He is a member of a team of scientists working on a three-year project, started in 2012, on “Sociocultural Adaptations of Caboclos in the Amazon Estuary of Brazil to Extreme Tidal Events”, funded by IDRC.
"Our study is looking not only at land use, but at the change in fish species to those that are more flood tolerant," says Nathan Vogt, a researcher at the National Institute for Space Research (INPE), based in São José dos Campos, Brazil, and part of the Proestuario project team.
According to Oriana Almeida, Professor at the Nucleus of High Studies of the Amazon at the Federal University of Pará (NAEA/UFPA) and head of the Caboclos´project, although they experience daily floods that restrict their economic activities, the caboclos have been trying to diversify their production beyond açaí, which is the main source of family income. They fish in the estuary waters using a matapi, a handcrafted trap made of local plants, and collect buriti to make craft items from its fibers.
Their incomes have increased dramatically in the last 10 years as a result of a number of government cash-transfer schemes, such as Bolsa Família (family grant), seguro-defeso (an insurance paid to artisanal fishermen during the spawning season), and pensions. “In the past, the economic activities accounted for 90% of the riverine families´ income. Nowadays, the public cash-transfers represent 45% of their income”, says Almeida.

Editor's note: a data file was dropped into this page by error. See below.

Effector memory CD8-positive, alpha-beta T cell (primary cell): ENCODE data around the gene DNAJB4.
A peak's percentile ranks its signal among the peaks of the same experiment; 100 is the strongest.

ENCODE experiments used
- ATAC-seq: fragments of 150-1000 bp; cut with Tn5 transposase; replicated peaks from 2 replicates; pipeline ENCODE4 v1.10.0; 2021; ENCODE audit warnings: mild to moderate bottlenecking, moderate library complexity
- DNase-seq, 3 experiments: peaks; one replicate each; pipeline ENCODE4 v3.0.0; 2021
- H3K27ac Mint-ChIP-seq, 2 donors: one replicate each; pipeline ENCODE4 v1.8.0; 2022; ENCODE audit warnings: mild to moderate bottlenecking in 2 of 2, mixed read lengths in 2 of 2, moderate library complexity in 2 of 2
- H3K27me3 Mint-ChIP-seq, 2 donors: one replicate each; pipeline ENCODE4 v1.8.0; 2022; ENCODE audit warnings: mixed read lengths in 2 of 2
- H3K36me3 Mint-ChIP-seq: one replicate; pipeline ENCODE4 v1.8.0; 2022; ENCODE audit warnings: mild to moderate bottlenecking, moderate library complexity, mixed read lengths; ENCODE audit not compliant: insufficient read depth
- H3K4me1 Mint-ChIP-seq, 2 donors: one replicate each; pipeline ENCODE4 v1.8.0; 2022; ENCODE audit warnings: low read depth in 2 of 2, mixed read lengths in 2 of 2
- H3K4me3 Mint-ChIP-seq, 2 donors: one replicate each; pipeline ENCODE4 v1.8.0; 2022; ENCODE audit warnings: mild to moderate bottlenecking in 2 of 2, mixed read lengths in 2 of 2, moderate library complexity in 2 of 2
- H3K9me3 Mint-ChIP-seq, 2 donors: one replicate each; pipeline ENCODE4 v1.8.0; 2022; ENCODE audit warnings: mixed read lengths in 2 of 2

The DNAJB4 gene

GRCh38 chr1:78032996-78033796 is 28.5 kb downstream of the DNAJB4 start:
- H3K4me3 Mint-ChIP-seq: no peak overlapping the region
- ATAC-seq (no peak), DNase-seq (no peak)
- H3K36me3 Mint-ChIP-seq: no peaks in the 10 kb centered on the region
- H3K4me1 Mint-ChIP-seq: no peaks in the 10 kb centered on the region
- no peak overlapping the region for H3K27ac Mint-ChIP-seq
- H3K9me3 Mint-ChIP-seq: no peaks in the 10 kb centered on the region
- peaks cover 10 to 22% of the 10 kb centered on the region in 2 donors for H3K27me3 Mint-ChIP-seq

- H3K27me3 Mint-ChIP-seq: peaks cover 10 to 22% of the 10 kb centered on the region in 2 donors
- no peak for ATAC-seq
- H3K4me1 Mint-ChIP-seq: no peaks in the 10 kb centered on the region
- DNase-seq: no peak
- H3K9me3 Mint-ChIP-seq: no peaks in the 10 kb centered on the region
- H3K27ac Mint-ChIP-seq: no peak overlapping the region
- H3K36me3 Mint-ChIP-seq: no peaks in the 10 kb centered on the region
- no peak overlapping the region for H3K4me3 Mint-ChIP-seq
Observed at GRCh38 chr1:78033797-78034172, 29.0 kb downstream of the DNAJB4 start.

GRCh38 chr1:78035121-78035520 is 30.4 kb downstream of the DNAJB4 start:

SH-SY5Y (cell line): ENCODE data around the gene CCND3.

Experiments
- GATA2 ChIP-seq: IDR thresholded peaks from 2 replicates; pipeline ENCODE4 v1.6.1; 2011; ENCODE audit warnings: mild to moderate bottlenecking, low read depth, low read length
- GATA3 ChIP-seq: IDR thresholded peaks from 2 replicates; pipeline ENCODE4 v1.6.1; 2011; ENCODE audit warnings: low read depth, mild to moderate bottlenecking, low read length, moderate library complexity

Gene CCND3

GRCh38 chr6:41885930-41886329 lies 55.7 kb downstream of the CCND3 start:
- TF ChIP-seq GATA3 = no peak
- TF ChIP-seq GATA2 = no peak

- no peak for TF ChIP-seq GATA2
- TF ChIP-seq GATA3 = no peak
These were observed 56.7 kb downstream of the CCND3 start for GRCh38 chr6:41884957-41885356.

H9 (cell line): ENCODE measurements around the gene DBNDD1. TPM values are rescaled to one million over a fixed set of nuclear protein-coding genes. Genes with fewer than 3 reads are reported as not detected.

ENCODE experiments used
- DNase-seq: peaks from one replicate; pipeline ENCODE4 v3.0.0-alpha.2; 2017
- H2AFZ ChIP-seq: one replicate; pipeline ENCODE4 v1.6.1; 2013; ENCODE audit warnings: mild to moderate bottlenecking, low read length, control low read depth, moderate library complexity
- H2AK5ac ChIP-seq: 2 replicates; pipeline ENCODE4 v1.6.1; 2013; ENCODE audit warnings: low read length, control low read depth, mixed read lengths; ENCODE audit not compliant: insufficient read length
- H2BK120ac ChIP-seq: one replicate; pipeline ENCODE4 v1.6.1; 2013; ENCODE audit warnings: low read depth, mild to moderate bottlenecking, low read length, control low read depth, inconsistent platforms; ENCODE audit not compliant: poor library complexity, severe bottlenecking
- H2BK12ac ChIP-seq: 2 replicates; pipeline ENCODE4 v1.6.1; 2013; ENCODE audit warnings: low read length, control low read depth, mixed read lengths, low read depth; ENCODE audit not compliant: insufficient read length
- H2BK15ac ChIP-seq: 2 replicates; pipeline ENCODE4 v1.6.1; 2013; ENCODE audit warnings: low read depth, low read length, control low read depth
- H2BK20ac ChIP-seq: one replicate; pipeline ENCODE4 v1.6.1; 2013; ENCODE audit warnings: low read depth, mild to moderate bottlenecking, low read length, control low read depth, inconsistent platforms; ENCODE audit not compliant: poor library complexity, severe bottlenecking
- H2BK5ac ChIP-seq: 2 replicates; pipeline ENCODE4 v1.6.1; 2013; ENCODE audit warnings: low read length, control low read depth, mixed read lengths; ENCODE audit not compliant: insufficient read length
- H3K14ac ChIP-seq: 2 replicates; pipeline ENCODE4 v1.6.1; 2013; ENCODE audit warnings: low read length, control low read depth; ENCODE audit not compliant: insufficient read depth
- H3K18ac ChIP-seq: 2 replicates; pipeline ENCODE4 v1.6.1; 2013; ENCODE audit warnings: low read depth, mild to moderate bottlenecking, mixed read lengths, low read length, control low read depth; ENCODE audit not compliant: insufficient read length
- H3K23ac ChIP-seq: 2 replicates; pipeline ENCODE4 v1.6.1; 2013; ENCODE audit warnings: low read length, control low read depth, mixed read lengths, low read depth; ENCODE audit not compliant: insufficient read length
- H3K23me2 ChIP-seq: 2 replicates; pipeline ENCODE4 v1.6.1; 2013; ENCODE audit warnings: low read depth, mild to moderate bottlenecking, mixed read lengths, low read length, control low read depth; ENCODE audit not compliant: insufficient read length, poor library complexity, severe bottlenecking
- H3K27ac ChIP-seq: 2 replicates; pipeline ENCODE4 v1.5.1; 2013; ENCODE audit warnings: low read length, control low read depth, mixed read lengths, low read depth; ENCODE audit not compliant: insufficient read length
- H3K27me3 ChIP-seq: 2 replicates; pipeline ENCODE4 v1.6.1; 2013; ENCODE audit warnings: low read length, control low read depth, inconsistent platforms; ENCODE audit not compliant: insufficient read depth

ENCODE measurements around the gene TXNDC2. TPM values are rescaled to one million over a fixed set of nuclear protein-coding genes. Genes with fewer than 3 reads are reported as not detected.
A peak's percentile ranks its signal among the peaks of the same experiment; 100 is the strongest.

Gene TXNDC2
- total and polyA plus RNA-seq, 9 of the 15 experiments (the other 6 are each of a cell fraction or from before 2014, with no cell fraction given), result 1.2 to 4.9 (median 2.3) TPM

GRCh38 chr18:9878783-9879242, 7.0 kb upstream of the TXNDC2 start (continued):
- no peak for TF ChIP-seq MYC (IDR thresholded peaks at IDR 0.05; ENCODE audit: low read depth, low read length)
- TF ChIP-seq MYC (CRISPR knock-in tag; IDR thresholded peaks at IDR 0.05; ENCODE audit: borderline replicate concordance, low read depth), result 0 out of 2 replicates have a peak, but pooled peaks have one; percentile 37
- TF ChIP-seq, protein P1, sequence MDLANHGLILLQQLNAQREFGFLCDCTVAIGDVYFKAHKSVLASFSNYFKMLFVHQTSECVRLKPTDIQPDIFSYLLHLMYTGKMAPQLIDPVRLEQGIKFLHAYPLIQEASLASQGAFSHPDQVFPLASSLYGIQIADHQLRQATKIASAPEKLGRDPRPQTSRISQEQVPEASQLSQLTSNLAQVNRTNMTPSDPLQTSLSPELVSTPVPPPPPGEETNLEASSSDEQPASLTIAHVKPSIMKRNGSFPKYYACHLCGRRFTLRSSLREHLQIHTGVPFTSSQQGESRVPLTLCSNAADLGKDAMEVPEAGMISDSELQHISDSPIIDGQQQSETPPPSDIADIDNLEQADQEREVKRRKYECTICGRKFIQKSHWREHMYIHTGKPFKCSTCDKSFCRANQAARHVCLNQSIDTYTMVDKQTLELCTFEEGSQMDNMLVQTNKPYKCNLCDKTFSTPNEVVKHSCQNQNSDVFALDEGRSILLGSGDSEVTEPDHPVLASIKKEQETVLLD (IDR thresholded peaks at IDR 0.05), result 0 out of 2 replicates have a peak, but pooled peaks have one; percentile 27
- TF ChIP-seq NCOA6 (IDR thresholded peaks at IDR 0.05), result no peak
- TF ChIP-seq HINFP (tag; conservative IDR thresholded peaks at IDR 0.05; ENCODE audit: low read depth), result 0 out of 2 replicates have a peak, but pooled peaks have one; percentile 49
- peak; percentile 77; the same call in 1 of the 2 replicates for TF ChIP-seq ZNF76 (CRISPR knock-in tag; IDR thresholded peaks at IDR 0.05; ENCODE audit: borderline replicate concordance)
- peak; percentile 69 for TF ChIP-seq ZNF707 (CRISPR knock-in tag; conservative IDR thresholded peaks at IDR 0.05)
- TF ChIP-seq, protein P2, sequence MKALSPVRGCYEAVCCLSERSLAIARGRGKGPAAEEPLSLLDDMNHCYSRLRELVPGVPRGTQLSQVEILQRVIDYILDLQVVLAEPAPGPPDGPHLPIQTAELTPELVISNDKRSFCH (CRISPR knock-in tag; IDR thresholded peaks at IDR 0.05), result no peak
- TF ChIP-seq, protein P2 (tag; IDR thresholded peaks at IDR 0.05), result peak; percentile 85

The lack of long-term data
The results of extreme tidal events and other hydro-climatic disturbances are evident in the Amazon estuary. However, the lack of long-term data makes forecasting difficult. For the moment, data about the tides' height in the Amazon's estuary dates back to 2007 only.
“This is not sufficient data for a long-run study”, says Kátia Fernandes, from IRI at Columbia University. She explains that only longer historical data will clearly show what is happening with the Amazon estuary tides. Even the connection between extreme tidal events and climate change is not well understood.